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Publication numberUS7539375 B2
Publication typeGrant
Application numberUS 11/800,446
Publication dateMay 26, 2009
Filing dateMay 4, 2007
Priority dateMay 4, 2007
Fee statusPaid
Also published asUS20080273835, US20090290835, WO2008136886A1
Publication number11800446, 800446, US 7539375 B2, US 7539375B2, US-B2-7539375, US7539375 B2, US7539375B2
InventorsMilos Popovic
Original AssigneeMassachusetts Institute Of Technology
Export CitationBiBTeX, EndNote, RefMan
External Links: USPTO, USPTO Assignment, Espacenet
Optical coupled resonator structures based on loop-coupled cavities and loop coupling phase
US 7539375 B2
Abstract
A resonator structure includes an input waveguide and an output waveguide. In one embodiment, the resonator structure also includes at least one resonator that couples the input waveguide to the output waveguide and a directional coupler that optically couples the input waveguide to the output waveguide. In another embodiment, the resonator structure includes a plurality of ring resonators that couple the input waveguide to the output waveguide. The plurality of ring resonators include a sequence of ring resonators that form a coupling loop. Each ring resonator in the sequence is coupled to at least two other ring resonators in the sequence and the first ring resonator in the sequence is coupled to the last ring resonator in the sequence so as to form the coupling loop.
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Claims(18)
1. A loop-coupled resonator structure, comprising:
an input waveguide;
an output waveguide; and
a sequence of ring resonators coupling the input waveguide to the output waveguide, each ring resonator in the sequence being coupled to at least two other ring resonators in the sequence and an initial ring resonator in the sequence being coupled to a last ring resonator in the sequence so as to form a coupling loop,
wherein a coupling strength between a first ring resonator and a second ring resonator adjacent the first ring resonator is different from a coupling strength between the second ring resonator and a third ring resonator adjacent the second ring resonator.
2. The structure of claim 1, wherein the coupling loop comprises an associated loop coupling coefficient.
3. The structure of claim 2, wherein the loop coupling coefficient comprises an associated loop coupling phase.
4. The structure of claim 3, wherein the loop coupling phase is approximately 0 degrees.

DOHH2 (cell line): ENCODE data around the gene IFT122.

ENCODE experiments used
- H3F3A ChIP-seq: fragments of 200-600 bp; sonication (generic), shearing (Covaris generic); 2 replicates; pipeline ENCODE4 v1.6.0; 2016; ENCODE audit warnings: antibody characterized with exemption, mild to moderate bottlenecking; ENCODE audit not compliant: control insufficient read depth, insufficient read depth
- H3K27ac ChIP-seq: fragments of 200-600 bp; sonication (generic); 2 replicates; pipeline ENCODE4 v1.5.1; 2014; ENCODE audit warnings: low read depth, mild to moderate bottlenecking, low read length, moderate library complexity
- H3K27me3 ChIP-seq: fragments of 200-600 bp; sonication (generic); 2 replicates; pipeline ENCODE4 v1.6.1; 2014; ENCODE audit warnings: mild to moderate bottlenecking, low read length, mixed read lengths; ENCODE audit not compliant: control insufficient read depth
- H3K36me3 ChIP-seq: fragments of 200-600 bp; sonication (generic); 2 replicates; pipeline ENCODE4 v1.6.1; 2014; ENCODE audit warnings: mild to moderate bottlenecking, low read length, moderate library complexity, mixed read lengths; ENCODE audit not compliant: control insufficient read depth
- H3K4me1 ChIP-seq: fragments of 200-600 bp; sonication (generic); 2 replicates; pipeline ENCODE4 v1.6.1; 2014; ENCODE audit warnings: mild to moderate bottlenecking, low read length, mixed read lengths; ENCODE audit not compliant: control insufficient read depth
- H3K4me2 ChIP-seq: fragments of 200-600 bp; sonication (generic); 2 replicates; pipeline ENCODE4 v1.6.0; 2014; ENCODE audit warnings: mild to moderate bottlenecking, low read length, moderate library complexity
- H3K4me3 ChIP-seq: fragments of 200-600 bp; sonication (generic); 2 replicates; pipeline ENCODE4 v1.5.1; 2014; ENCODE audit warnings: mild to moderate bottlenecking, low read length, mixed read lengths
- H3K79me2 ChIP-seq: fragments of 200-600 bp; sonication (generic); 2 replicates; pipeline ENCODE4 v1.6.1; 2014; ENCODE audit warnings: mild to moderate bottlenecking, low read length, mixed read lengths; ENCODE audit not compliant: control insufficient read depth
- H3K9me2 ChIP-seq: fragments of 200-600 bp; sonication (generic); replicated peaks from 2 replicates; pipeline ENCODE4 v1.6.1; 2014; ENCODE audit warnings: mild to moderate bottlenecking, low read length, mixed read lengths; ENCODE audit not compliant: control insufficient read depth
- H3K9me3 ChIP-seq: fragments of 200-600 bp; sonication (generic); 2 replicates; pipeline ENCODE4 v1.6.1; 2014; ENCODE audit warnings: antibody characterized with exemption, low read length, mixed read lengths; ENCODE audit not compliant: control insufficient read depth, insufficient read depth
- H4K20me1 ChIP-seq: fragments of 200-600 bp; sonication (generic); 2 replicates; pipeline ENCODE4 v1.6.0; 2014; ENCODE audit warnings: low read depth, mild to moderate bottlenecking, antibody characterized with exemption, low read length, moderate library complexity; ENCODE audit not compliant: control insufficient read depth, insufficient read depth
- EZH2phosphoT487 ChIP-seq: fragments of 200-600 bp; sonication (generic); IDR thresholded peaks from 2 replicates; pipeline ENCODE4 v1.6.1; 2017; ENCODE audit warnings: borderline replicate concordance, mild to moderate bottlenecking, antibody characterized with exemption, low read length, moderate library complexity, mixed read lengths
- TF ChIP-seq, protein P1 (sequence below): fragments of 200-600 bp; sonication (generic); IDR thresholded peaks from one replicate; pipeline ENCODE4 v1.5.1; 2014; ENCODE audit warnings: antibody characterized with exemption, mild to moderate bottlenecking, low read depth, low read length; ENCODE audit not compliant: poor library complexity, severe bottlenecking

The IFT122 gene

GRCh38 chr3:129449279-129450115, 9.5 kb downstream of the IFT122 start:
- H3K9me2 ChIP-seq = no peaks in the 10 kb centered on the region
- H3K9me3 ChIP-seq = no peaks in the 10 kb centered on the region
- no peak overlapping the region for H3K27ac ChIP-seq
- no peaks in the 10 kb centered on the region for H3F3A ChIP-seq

5. The structure of claim 3, wherein the loop coupling phase is approximately 180 degrees.
6. The structure of claim 1, wherein each of the ring resonators of the coupling loop comprise a substantially equal ring radii.
7. The structure of claim 1, wherein the coupling loop comprises four ring resonators.
8. The structure of claim 7, wherein the four ring resonators forming the coupling loop are each centered at a different vertex of a rectangle.
9. The structure of claim 7, wherein the geometry of the coupling loop is tilted so that the four ring resonators forming the coupling loop are each centered at a different vertex of a parallelogram.
10. The structure of claim 9, wherein the geometry of the coupling loop is tilted by an angle equal to approximately ⅛of the guided wavelength of a ring resonator in the coupling loop.
11. The structure of claim 1, wherein half of the ring resonators are arranged in a first row and half of the ring resonators are arranged in a second row adjacent the first row such that each ring resonator in the first row is coupled to at least one other ring resonator in the first row and to a ring resonator in the second row and each ring resonator in the second row is coupled to at least one other ring resonator in the second row and to a ring resonator in the first row.
12. The structure of claim 11, wherein the inter-row energy coupling coefficients of the ring resonators are weaker than the intra-row energy coupling coefficients of the ring resonators.
13. The structure of claim 1, wherein the output waveguide comprises a drop port and the loop-coupled resonator structure comprises a spectral response with transmission zeros in the drop port.
14. The structure of claim 1, wherein at least one ring resonator in the coupling loop only propagates light in a single direction.
15. The structure of claim 1, wherein the coupling loop comprises an even number of ring resonators.
16. The structure of claim 1, wherein at least one of the ring resonators is a microring resonator.
17. The structure of claim 1, wherein at least one of the ring resonators is a racetrack resonator.
18. A loop-coupled resonator structure, comprising:
an input waveguide comprising an input port;
an output waveguide comprising a drop port; and
a sequence of resonators coupling the input waveguide to the output waveguide, each resonator in the sequence being coupled to at least two other resonators in the sequence and an initial resonator in the sequence being coupled to a last resonator in the sequence so as to form a coupling loop,
wherein coupling coefficients for pairs of adjacent resonators are selected so that a spectral response from the input port to the drop port of the loop-coupled resonator structure comprises at least one passband and at least one discrete transmission zero placed outside the passband at finite complex frequency detuning from a center frequency of the passband.